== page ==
The Royal Society of Arts Benjamin Franklin Medal was instituted in 1956 to commemorate the 250th anniversary of Benjamin Franklin's birth and the 200th anniversary of his membership to the Royal Society of Arts.
The medal is conferred by the RSA on individuals, groups, and organisations who have made profound efforts to forward Anglo-American understanding in areas closely linked to the RSA's agenda. It is also awarded to recognise those that have made a significant contribution to global affairs through co-operation and collaboration between the United States and the United Kingdom.
The medal is awarded annually, alternately to citizens of the United States and the United Kingdom.Carlos P. Romulo
Carlos Peña Romulo, (14 January 1898 – 15 December 1985) was a Filipino diplomat, statesman, soldier, journalist and author. He was a reporter at 16, a newspaper editor by the age of 20, and a publisher at 32. He was a co-founder of the Boy Scouts of the Philippines, a general in the US Army and the Philippine Army, university president, President of the UN General Assembly, was eventually named one of the Philippines' National Artists in Literature, and was the recipient of many other honors and honorary degrees. His hometown is Camiling, Tarlac and he studied at the Camiling Central Elementary School during his basic education.Daniel Kleppner
Daniel Kleppner, born 1932, is the Lester Wolfe Professor Emeritus of Physics at MIT and co-director of the MIT-Harvard Center for Ultracold Atoms. His areas of science include Atomic, Molecular, and Optical Physics, and his research interests include Experimental Atomic Physics, Laser Spectroscopy, and High Precision Measurements. He is the winner of the 2005 Wolf Prize in Physics, the 2007 Frederic Ives Medal, and the 2014 Benjamin Franklin Medal. Prof. Kleppner has also been awarded the National Medal of Science (2006). Together with Robert J. Kolenkow, he authored a popular introductory mechanics textbook for advanced students. Kleppner graduated from Williams College with a B.A. in 1953, Cambridge University with a B.A. in 1955, and Harvard University with a Ph.D. in 1959.Donald Wills Douglas Sr.
Donald Wills Douglas Sr. (April 6, 1892 – February 1, 1981) was an American aircraft industrialist and engineer.
An aviation pioneer, he designed and built the Douglas Cloudster. Though it failed in its intended purpose—being the first to fly non-stop across the United States—it became the first airplane with a payload greater than its own weight.He founded the Douglas Aircraft Company in 1921 (the company later merged with McDonnell Aircraft to form McDonnell Douglas Corporation). Under his leadership, the company became one of the leaders of the commercial aircraft industry, engaging in a decades-long struggle for supremacy with arch-rival William Boeing and the company he founded, Boeing. Douglas gained the upper hand, particularly with his revolutionary and highly successful Douglas DC-3 airliner and its equally popular World War II military transport version, the C-47; at the start of the war, his airplanes made up 80% of all commercial aircraft in service. However, he lagged behind in the jet age and was overtaken and surpassed by Boeing. He retired in 1957.Franklin Institute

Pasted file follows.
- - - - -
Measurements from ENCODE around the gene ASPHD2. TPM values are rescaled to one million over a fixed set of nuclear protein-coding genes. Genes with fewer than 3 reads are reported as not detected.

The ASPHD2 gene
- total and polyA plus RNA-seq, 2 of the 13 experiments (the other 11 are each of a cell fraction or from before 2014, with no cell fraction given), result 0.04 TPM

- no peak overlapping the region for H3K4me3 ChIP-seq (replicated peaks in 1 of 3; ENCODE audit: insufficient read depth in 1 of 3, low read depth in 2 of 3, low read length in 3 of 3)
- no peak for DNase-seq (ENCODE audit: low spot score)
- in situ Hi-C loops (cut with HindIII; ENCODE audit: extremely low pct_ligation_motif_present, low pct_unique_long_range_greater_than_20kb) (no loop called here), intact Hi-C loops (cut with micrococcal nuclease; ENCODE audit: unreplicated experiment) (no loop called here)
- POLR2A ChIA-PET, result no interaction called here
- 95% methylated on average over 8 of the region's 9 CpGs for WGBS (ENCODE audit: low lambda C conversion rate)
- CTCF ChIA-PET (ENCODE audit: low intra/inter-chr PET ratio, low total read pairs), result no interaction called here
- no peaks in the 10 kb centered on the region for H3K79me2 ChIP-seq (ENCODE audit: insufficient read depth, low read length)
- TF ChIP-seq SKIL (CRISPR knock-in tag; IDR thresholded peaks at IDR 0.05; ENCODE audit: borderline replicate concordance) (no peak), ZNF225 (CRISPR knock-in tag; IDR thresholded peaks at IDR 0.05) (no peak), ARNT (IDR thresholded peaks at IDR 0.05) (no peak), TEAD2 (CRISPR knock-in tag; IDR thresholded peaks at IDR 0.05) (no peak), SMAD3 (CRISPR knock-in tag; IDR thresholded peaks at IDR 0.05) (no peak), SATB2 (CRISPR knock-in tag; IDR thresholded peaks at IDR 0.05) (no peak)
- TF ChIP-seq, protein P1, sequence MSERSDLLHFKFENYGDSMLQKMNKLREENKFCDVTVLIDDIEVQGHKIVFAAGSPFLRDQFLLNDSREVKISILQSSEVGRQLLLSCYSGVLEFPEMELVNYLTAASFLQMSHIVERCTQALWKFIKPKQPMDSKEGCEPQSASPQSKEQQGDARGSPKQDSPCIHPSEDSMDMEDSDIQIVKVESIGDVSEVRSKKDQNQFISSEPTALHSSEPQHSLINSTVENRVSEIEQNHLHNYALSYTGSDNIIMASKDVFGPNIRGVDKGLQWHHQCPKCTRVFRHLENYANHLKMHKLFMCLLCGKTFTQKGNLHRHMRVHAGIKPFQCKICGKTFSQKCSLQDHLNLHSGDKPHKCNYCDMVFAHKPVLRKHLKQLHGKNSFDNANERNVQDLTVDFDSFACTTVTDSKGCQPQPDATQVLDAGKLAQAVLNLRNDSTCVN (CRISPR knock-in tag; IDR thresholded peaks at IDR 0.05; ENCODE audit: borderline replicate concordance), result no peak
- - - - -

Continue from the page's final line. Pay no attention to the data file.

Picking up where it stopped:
The Franklin Institute is a science museum and the center of science education and research in Philadelphia, Pennsylvania. It is named after the American scientist and statesman, Benjamin Franklin, and houses the Benjamin Franklin National Memorial. Founded in 1824, the Franklin Institute is one of the oldest centers of science education and development in the United States.Franklin Institute Awards
The Franklin Institute Awards (or Benjamin Franklin Medal) is a science and engineering award presented since 1824 by the Franklin Institute, of Philadelphia, Pennsylvania, US. The Franklin Institute Awards comprises the Benjamin Franklin Medals in seven areas of science and engineering, the Bower Awards and Prize for Achievement in Science, and the Bower Award for Business Leadership.Frederick Chapman Robbins
Frederick Chapman Robbins (August 25, 1916 – August 4, 2003) was an American pediatrician and virologist. He was born in Auburn, Alabama, and grew up in Columbia, Missouri, attending David H. Hickman High School.
He received the Nobel Prize in Physiology or Medicine in 1954 along with John Franklin Enders and Thomas Huckle Weller, making Robbins the only Nobel laureate born in Alabama. The award was for breakthrough work in isolating and growing the polio virus in tissue culture, paving the way for vaccines developed by Jonas Salk and Albert Sabin. He attended school at the University of Missouri and Harvard University.
In 1952, he was appointed professor of pediatrics at Case Western Reserve University. Robbins was elected a fellow of the American Academy of Arts and Sciences in 1962. From 1966 to 1980, Robbins was dean of the School of Medicine at Case Western. In 1980, he assumed the presidency of the National Academy of Sciences' Institute of Medicine. Five years later, in 1985, Robbins returned to Case Western Reserve as dean emeritus and distinguished university professor emeritus. He continued to be a fixture at the medical school until his death in 2003. The medical school's "Frederick C. Robbins Society" is named in his honor.
Robbins received the Benjamin Franklin Medal for Distinguished Achievement in the Sciences of the American Philosophical Society in 1999.Jane Goodall